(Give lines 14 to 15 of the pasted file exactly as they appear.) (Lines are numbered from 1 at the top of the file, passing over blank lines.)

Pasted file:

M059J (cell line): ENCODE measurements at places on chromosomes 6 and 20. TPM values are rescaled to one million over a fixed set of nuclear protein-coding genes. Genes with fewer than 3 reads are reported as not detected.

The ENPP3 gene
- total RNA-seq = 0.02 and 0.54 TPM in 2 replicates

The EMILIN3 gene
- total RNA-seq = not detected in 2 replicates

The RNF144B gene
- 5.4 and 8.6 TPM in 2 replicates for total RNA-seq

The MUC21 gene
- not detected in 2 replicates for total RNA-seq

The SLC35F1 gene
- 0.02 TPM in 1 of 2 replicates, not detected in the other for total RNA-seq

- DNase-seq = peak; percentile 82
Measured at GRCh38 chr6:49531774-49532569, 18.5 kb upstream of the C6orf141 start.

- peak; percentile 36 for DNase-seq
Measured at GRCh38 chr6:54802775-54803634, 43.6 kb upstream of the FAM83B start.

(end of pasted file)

- peak; percentile 36 for DNase-seq
Measured at GRCh38 chr6:54802775-54803634, 43.6 kb upstream of the FAM83B start.